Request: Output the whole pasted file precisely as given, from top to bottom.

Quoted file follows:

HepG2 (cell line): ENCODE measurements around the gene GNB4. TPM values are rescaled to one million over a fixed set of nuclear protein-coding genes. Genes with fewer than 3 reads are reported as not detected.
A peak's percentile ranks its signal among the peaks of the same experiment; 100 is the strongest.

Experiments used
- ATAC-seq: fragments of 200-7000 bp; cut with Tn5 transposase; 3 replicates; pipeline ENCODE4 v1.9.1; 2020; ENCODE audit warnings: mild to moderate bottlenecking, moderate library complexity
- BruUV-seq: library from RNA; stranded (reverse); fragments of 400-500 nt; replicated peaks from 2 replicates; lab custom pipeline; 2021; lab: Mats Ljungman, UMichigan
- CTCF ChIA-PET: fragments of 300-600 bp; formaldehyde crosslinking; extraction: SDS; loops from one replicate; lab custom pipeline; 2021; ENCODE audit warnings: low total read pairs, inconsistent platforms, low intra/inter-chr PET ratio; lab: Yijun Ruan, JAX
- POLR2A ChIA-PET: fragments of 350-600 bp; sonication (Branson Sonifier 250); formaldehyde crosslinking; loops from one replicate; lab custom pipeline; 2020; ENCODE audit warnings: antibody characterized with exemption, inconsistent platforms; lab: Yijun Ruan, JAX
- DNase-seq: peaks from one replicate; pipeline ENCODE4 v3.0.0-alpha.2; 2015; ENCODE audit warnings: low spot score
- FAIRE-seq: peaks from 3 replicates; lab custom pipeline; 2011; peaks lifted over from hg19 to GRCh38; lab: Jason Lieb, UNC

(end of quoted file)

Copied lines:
HepG2 (cell line): ENCODE measurements around the gene GNB4. TPM values are rescaled to one million over a fixed set of nuclear protein-coding genes. Genes with fewer than 3 reads are reported as not detected.
A peak's percentile ranks its signal among the peaks of the same experiment; 100 is the strongest.

Experiments used
- ATAC-seq: fragments of 200-7000 bp; cut with Tn5 transposase; 3 replicates; pipeline ENCODE4 v1.9.1; 2020; ENCODE audit warnings: mild to moderate bottlenecking, moderate library complexity
- BruUV-seq: library from RNA; stranded (reverse); fragments of 400-500 nt; replicated peaks from 2 replicates; lab custom pipeline; 2021; lab: Mats Ljungman, UMichigan
- CTCF ChIA-PET: fragments of 300-600 bp; formaldehyde crosslinking; extraction: SDS; loops from one replicate; lab custom pipeline; 2021; ENCODE audit warnings: low total read pairs, inconsistent platforms, low intra/inter-chr PET ratio; lab: Yijun Ruan, JAX
- POLR2A ChIA-PET: fragments of 350-600 bp; sonication (Branson Sonifier 250); formaldehyde crosslinking; loops from one replicate; lab custom pipeline; 2020; ENCODE audit warnings: antibody characterized with exemption, inconsistent platforms; lab: Yijun Ruan, JAX
- DNase-seq: peaks from one replicate; pipeline ENCODE4 v3.0.0-alpha.2; 2015; ENCODE audit warnings: low spot score
- FAIRE-seq: peaks from 3 replicates; lab custom pipeline; 2011; peaks lifted over from hg19 to GRCh38; lab: Jason Lieb, UNC